Infrastructure Victoria predicted more congestion on most major highways leading to Melbourne, but said the total time drivers would spend on congested roads would not change substantially as workers commute less often.
“We will also see continued demand for really good transport links between the areas where people live and places of work in central Melbourne,” said Mr Spear.
Infrastructure Victoria advised the government to expand and improve rail infrastructure to meet growing demand in new growth areas, especially in the north and west of Melbourne, and to make the most of existing rail capacity by discounting off-peak fares to reduce congestion.
Kelly Charlton is a communications manager who, like many employees, plans to continue working part-time from home next year.
Ms Charlton moved to Doreen in the far north of Melbourne during the pandemic. Starting next year, she will work in the office two days a week and at home three days a week.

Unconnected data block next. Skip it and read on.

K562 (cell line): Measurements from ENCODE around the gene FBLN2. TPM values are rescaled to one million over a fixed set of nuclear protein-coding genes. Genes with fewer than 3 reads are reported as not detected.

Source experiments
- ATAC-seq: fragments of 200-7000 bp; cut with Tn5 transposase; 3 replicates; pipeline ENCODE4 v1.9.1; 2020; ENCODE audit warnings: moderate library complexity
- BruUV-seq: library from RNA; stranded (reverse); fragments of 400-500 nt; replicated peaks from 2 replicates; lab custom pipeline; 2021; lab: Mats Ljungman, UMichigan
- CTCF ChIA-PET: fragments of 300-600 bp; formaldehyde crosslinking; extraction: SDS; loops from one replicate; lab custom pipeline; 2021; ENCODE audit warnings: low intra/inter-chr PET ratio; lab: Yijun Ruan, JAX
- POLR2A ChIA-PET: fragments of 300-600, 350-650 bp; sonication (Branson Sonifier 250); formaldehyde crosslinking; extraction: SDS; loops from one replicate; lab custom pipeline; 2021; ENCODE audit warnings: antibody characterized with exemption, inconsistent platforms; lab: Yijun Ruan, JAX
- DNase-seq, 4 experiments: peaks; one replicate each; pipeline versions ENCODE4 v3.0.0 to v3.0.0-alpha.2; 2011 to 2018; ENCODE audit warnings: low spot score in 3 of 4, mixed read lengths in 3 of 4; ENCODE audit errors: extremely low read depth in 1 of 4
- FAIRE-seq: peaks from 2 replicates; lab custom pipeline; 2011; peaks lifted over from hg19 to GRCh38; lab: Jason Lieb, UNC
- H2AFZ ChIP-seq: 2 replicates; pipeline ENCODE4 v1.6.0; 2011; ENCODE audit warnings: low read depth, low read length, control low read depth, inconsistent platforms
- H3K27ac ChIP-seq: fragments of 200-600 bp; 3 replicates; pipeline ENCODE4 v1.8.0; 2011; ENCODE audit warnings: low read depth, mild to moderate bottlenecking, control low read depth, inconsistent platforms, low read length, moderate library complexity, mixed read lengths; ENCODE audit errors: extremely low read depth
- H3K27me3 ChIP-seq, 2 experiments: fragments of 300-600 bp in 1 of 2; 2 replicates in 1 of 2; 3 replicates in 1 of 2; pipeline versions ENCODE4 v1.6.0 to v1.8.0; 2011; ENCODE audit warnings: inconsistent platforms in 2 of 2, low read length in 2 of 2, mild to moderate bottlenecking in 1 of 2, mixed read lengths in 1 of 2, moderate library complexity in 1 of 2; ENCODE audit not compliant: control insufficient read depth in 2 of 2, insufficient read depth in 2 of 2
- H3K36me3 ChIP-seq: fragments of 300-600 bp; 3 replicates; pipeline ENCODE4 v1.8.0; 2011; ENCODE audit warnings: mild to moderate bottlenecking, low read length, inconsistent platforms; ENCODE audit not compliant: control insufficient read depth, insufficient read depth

“For example, flexible working means I can drop my son off at school instead of using preschool and out-of-school care every day,” she said. “Being able to get the laundry off the line when the rain comes, it’s so micro, but it’s the kind of thing that makes a difference.”
Mrs Charlton’s commute is a 40 minute drive to another suburb, but for many of her Doreen neighbors it takes 80 minutes to get into the CBD each day. So regular services that work from home can make a big difference.
Since the pandemic, she has seen a major change in expectations.
“My job is to frame it as flexible work for everyone, not just parents, which I love,” she said.
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